[Milton-L] Scansion and line 1
J. Michael Gillum
mgillum at ret.unca.edu
Wed Sep 18 11:22:29 EDT 2013
Jim, I would add that there are a limited number of abstract line patterns
that count as iambic (including one tetrameter pattern that includes no
"iambs"). When a line can satisfy more than one of the patterns, I feel
around and choose the one that sounds (to me) more like natural English and
brings out (to me) the richer sense. The subjective element is in that
choice. So Richard prefers to hear the alternating pattern in line 1, while
I prefer the pattern with an inversion on syllables 3 and 4.
In the case of
That shepherd who first taught the chosen seed
one could hear the alternating pattern, or one could hear an inversion on
syllables 4 and 5, so that "who" does not realize a beat or require
artificial stressing (x/xx//x/x/). However, according to Wimsatt's theory,
such inversions are illegal if not impossible, harrumph!
On Tue, Sep 17, 2013 at 5:16 PM, James Rovira <jamesrovira at gmail.com> wrote:
> Nancy's post almost convinces me that a stress on "Of" might be viable,
> especially since the scansion leads to a stress on "first." Of course there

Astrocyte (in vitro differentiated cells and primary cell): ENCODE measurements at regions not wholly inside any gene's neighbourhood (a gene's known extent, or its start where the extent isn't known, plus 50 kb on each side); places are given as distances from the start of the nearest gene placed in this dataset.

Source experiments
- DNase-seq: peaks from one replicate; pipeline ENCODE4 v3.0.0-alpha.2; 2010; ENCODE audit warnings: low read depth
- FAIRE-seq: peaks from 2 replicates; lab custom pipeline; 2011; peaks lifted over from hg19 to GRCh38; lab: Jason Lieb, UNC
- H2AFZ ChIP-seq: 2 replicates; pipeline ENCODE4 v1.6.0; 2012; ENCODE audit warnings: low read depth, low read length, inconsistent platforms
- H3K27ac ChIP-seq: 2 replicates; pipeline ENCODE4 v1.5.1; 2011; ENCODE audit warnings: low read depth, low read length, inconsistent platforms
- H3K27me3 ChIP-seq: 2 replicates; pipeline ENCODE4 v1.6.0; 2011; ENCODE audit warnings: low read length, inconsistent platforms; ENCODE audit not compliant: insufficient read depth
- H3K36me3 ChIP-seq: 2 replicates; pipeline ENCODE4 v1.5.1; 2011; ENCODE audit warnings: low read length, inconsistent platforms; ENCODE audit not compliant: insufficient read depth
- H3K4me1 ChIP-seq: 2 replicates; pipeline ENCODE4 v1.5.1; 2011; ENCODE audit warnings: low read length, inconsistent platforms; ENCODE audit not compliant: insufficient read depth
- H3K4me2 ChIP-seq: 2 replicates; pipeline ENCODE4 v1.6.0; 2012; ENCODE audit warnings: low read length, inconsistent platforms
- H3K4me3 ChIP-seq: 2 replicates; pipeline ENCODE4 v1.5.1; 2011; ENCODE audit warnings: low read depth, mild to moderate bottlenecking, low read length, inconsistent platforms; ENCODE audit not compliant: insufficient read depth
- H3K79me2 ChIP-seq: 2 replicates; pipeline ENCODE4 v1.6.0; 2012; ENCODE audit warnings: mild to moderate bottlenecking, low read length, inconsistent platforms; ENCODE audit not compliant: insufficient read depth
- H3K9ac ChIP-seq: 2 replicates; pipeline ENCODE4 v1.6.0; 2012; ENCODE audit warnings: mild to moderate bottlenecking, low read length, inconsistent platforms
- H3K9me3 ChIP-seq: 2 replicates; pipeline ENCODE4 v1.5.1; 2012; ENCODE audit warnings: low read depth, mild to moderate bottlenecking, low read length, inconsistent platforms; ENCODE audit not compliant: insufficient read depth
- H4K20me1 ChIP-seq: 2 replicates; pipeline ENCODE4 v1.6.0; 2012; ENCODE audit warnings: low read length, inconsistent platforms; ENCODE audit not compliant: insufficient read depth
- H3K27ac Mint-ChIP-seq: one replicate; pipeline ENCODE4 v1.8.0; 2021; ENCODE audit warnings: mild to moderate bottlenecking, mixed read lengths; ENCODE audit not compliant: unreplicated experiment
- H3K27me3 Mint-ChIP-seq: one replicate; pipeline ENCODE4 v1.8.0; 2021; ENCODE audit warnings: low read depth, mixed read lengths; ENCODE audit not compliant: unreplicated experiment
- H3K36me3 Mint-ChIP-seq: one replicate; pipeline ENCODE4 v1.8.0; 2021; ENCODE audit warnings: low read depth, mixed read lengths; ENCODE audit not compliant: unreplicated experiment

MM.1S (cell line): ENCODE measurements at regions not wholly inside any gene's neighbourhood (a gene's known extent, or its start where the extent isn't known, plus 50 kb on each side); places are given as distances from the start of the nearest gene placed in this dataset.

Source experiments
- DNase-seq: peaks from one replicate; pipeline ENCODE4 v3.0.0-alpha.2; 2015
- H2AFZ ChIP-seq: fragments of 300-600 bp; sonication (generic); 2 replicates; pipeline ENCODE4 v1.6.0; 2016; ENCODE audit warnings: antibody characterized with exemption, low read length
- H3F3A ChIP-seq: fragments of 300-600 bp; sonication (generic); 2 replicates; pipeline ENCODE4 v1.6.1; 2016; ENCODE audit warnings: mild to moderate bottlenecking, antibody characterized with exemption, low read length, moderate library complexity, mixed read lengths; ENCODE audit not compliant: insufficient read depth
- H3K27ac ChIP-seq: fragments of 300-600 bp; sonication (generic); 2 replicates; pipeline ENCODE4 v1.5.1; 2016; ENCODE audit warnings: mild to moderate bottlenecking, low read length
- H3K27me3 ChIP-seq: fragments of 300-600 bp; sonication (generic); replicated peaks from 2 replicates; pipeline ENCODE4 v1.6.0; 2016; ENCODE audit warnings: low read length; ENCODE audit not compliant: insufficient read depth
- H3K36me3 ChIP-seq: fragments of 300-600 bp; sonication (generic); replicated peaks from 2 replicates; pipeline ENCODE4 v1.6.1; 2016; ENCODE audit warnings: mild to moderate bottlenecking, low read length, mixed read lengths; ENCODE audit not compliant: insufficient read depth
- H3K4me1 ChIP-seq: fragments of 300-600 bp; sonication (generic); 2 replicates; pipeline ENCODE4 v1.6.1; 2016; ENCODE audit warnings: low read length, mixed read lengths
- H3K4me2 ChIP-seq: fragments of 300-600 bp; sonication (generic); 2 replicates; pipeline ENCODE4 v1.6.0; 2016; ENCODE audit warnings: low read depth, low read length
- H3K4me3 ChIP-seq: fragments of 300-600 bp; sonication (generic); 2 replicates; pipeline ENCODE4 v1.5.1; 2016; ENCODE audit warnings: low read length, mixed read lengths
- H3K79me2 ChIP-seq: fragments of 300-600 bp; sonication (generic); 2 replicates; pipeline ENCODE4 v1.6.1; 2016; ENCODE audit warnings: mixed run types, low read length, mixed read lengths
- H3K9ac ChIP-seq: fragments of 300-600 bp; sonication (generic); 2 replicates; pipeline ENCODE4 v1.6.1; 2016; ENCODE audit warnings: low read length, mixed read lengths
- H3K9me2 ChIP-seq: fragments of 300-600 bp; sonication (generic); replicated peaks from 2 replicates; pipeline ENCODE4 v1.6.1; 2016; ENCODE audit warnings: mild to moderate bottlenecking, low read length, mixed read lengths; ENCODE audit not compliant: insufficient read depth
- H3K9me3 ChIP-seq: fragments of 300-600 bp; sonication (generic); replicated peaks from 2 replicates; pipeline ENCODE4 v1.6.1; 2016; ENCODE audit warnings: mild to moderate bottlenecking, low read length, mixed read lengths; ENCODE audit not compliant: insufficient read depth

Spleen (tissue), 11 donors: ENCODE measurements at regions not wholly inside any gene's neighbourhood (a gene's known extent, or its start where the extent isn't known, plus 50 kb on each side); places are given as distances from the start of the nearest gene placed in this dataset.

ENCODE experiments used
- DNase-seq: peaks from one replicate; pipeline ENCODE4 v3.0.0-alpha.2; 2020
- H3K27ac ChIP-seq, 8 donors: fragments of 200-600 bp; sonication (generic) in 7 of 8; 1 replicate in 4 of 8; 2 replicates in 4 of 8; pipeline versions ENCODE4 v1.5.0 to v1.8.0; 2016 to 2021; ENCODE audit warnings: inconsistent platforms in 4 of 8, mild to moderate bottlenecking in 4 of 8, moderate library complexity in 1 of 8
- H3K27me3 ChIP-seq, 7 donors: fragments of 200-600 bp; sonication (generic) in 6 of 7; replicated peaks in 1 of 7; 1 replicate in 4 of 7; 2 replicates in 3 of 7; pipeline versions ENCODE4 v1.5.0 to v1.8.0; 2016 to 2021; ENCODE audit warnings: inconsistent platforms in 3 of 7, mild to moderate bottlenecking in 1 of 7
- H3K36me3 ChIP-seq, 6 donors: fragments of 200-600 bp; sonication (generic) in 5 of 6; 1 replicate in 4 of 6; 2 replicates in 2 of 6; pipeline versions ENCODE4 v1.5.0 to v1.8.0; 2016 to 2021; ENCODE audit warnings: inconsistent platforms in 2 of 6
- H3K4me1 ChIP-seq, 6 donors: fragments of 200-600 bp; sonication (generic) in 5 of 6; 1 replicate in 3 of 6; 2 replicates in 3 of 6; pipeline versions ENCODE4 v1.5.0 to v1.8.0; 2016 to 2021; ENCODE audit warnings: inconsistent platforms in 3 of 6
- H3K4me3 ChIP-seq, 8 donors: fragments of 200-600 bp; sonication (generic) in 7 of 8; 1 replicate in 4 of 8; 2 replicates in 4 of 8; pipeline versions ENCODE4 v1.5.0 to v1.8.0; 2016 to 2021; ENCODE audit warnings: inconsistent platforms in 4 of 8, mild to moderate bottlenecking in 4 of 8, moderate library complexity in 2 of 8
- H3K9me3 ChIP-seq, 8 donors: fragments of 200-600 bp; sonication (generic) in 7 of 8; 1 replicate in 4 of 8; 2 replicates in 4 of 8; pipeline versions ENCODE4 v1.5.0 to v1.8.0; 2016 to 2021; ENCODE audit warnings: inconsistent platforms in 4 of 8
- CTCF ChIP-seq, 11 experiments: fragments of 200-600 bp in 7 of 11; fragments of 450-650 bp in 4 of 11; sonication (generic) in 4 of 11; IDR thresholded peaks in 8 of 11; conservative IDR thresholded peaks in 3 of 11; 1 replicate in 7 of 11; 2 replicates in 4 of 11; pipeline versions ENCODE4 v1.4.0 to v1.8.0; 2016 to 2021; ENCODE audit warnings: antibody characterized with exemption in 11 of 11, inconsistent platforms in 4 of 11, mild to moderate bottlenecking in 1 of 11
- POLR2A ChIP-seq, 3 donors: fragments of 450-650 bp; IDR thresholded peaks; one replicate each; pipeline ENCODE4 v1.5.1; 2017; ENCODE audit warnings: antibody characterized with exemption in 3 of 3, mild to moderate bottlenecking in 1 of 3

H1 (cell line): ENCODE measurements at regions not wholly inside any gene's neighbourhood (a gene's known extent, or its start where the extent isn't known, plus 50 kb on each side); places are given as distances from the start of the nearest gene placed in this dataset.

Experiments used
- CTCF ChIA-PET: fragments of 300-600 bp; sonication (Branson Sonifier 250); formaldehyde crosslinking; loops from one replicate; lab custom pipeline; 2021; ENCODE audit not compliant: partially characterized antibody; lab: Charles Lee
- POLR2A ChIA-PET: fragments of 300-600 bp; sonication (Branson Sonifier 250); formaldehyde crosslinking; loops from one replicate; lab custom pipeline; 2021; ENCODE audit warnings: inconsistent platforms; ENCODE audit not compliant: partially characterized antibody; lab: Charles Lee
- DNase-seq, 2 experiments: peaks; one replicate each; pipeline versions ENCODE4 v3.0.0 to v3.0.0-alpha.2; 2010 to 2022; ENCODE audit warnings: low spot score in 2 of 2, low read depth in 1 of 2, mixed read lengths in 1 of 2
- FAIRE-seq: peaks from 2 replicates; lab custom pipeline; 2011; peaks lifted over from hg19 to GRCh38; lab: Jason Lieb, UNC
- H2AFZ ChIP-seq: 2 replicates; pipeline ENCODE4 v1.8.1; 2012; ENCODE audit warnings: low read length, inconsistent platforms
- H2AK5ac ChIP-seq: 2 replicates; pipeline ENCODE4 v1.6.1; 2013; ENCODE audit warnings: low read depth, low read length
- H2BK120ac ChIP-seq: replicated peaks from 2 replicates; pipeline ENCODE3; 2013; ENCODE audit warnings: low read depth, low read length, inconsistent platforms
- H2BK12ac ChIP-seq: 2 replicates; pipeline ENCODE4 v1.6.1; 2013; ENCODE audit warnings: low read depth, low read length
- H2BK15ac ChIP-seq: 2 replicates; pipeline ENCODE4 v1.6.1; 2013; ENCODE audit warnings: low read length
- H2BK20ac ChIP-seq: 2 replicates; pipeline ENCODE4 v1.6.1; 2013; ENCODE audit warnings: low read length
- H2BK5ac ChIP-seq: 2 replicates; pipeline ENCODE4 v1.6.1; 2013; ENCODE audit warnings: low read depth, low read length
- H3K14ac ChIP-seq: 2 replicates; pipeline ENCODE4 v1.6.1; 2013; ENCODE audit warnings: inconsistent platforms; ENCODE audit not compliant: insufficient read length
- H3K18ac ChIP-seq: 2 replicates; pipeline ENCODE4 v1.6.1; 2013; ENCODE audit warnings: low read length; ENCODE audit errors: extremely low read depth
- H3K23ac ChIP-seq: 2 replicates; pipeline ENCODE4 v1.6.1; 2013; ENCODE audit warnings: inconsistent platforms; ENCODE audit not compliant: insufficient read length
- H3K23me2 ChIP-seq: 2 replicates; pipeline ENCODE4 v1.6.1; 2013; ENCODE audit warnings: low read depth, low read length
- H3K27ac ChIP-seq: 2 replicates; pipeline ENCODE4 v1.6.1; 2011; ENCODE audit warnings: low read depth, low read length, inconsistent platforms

> are subsequent disobediences, but the stress could mean that he's focusing
> on the first -- which theologically is the most problematic. As the first
> word in an English sentence, stressing it might work in performance as an
> attention-getting device.
> I appreciate Michael Gillum's insistence on making a distinction between
> stress and metrical accent. I think that helps avoid some confusion.
> What I teach my students is that in most European languages stress is
> registered by differences in musical pitch (pit vs. pot), vowel length (pit
> vs. pot, or better, pit vs. loud), and volume (FALL-ing). Normal English
> pronunciation varies all three, but most verse in English only observes
> difference in volume, but pitch and especially vowel length can be varied
> for effect.
> When scanning a line, we tend to observe metrical requirements, the
> natural pronunciation of the word in a prose sentence, and contextually
> required emphases. Any single line might be scanned different ways
> depending upon our reading of the text. Given the complexity of the task, I
> would say which we emphasize when scanning a line is something of an art.
> We will shift from contextually required emphases to metrically required
> emphases to natural pronunciation and back again as it supports a reading.
> However, while I think that means scansion is subjective, I don't think
> it's arbitrary. I think we should be able to defend our scansion on some
> reasonably objective grounds. The problem is that there isn't -one- way of
> doing so, so multiple scansions are possible.
> Jim R
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